In recent years, developers have released many promising virtual reality features and experiences. Lately, I’ve contemplated how often I would actually leave my home once these devices reached my hands. After all, why walk around the sweltering heat at college campuses when I could peruse each building at my own leisure with a virtual tour guide through my VR headset? (*for more information, see our last post) Your experience can be customized in every way to your utmost desire. In short, virtual reality is the product of the world revolving around you.
That’s when I remembered the countless number of studies stating that social interaction is key for maintaining cognitive sharpness, and more importantly, happiness! Perhaps swimming around in my own virtual world the whole day wasn’t the best idea. So, I took my smartphone out of my headset and headed out into the great outdoors: five minutes away from my apartment. Little did I know, traces of my digital footprint still followed me.
Augmented reality (AR), brings the physical world back into one’s virtual life. The primary social media platform to utilize AR is Snapchat. Facebook, Twitter, and Instagram are mostly sustained by user participation through “likes” and “comments” by others online praising the content they see, whether it’s a funny tweet or a breathtaking photo. Snapchat, on the other hand, thrives on face filters, funny effects that appear on a user’s face, and geofilters, special headings that only appear on photos at certain real life locations. These selfies and photos are fun and fast, disappearing from a user’s story after 24 hours, creating a need to constantly post.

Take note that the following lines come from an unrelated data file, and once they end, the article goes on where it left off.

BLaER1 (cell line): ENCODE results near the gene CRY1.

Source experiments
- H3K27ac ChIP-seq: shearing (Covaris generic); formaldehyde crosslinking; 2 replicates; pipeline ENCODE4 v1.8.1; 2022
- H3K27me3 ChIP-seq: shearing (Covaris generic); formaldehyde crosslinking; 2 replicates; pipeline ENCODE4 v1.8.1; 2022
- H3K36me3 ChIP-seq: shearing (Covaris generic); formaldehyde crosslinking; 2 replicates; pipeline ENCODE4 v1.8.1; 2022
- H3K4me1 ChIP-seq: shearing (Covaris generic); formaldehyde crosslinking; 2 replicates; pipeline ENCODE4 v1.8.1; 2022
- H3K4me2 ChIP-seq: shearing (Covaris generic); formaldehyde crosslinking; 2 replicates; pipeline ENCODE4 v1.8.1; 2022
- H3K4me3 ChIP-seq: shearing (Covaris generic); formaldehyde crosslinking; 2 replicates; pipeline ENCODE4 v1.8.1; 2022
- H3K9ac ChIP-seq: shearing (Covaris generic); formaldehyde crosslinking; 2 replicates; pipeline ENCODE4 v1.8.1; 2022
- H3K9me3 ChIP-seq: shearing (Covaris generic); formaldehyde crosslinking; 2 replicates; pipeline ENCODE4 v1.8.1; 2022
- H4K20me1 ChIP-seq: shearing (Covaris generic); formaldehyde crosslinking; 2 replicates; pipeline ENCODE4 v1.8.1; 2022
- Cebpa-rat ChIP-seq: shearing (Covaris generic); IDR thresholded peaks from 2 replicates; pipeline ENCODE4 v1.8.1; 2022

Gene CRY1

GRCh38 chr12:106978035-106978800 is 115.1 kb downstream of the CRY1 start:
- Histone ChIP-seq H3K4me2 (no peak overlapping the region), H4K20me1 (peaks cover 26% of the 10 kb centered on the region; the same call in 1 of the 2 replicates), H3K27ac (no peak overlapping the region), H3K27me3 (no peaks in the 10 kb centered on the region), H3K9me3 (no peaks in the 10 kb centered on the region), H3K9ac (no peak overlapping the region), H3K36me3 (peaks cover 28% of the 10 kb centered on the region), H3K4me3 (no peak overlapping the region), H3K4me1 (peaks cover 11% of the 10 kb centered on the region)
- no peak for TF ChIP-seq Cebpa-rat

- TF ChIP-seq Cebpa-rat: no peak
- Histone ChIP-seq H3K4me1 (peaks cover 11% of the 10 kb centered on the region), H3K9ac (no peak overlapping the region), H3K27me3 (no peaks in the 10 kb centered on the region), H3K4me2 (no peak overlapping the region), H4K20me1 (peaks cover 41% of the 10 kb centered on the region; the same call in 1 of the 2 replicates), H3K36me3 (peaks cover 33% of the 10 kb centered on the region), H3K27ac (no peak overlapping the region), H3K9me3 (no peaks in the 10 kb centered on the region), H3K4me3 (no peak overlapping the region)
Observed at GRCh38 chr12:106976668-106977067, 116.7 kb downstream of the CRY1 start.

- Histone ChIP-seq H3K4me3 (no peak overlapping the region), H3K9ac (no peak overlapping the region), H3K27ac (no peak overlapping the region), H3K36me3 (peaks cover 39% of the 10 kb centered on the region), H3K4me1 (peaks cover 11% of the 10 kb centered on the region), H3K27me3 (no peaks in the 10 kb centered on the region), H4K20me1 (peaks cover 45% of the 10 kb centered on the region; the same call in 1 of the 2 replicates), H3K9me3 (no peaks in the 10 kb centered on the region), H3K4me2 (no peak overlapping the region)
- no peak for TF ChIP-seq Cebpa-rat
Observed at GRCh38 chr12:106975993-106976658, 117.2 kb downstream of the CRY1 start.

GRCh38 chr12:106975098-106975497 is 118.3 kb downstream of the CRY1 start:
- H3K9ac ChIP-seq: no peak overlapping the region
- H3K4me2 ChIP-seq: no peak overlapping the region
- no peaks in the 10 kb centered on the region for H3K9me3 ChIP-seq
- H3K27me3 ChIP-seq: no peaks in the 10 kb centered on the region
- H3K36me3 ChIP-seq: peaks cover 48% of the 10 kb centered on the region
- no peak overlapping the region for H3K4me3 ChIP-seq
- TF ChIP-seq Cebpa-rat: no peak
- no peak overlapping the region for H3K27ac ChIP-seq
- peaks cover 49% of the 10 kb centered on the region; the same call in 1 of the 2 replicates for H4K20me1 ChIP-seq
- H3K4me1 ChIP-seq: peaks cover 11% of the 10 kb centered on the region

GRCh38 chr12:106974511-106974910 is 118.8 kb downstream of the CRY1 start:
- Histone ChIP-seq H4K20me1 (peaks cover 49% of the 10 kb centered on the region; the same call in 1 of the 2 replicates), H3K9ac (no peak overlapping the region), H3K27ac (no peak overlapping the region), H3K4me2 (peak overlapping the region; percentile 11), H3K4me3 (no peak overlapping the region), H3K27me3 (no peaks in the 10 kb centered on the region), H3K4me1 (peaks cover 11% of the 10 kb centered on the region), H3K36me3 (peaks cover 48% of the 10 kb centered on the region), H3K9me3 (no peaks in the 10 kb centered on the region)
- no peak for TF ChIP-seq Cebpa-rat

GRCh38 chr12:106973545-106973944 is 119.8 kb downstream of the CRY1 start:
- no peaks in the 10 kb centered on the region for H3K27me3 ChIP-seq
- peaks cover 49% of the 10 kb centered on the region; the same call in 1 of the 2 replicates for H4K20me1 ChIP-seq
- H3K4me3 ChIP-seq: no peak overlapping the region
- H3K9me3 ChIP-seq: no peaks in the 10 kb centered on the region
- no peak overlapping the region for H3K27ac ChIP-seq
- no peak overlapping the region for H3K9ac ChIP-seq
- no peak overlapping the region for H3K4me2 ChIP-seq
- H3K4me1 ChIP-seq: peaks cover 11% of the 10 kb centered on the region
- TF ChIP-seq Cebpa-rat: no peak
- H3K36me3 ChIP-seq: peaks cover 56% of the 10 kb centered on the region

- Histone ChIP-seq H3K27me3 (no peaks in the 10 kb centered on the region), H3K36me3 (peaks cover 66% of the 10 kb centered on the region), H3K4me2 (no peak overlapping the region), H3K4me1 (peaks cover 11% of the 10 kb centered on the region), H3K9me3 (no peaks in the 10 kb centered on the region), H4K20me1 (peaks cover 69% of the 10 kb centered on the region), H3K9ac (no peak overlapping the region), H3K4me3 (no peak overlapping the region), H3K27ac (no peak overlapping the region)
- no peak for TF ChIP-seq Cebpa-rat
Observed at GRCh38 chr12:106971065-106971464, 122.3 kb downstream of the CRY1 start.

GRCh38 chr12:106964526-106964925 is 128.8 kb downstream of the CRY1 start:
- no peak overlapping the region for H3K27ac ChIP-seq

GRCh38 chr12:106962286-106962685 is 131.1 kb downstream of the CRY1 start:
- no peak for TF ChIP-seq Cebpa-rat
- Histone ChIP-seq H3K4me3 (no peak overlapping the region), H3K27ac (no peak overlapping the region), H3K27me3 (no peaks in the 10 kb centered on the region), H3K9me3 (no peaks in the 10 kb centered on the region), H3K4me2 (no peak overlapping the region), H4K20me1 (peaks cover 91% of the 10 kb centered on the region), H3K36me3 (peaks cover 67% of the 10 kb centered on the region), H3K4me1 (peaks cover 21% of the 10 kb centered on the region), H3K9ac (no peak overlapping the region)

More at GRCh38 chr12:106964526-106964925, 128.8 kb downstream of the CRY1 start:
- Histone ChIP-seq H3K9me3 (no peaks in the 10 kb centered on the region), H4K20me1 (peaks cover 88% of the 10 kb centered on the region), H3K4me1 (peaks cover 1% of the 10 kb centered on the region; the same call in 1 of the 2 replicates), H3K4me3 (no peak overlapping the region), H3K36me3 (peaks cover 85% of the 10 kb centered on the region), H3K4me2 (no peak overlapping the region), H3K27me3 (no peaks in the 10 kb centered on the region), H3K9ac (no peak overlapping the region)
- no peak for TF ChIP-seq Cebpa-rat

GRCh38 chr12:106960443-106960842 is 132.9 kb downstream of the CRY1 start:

Another popular feature, Lens, has opened up even more potential for AR. In the summertime, users could generate virtual dancing hotdogs anywhere, even in the dining room, although it only shows up on their phone screen. On a larger scale, artist Jeff Koons is using Snapchat’s location-based features to display his art around the world. For example, if a Snapchat user viewed the Eiffel Tower through Mr. Koons’ lens, they would see his sculpture “Rabbit” right next to it. Additionally, users have the option to opt out of seeing “Rabbit”; the choice to view it is entirely theirs. This gives users the freedom to choose how to experience landmarks,whether accompanied by little statues or in their original form.
Naturally, there is cause for concern, as this newfound freedom gives people the liberty to view their surroundings however they please: for good or for worse. One prominent example brought up is political vandalism, which has been a growing problem in the modern political climate. The comic mentions the main difference between this activity in real life versus the digital world: A person can be held accountable for a Swastika plastered on a building in real life, but it’s much harder when the symbol is merely seen digitally. Damage done in AR feels far more real compared to hateful comments online because while comments are tied to a virtual account, AR is based on real life and real locations that can’t be erased any time soon.
Of course, not everyone using AR has malicious intentions. After all, millions of smartphone users got their first taste of AR catching virtual pocket monsters around the world when Pokemon Go launched nearly a year and a half ago. People gladly traversed through malls, towns and even small businesses in pursuit of these little creatures. However, there were still issues with Pokemon Go’s impact on real life places, such as the Hiroshima Memorial or the Holocaust Museum, but these problems were eventually rectified and noted for future AR developers. While it may not be as popular compared to its initial launch, the game is still played by many people around the world, and recently released a whole new region worth of Pokemon, just in time for Halloween!
In short, augmented reality is powerful, bridging two worlds together in a time that many have neglected one or the other. It reintroduces real life places back into our screens and brings dancing hotdogs to the living room. So, what does your augmented reality look like?
AR and Pokemon Go – https://www.washingtonpost.com/news/the-switch/wp/2017/09/07/apple-is-betting-that-augmented-reality-is-so-much-more-than-pokemon-go/?utm_term=.d1aadf8c1b73